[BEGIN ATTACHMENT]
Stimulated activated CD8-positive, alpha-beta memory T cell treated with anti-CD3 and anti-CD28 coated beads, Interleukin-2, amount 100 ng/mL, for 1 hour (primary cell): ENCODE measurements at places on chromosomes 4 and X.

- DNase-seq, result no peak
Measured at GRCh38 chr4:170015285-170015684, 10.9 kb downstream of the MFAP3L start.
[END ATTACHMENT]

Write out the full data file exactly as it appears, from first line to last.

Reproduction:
Stimulated activated CD8-positive, alpha-beta memory T cell treated with anti-CD3 and anti-CD28 coated beads, Interleukin-2, amount 100 ng/mL, for 1 hour (primary cell): ENCODE measurements at places on chromosomes 4 and X.

- DNase-seq, result no peak
Measured at GRCh38 chr4:170015285-170015684, 10.9 kb downstream of the MFAP3L start.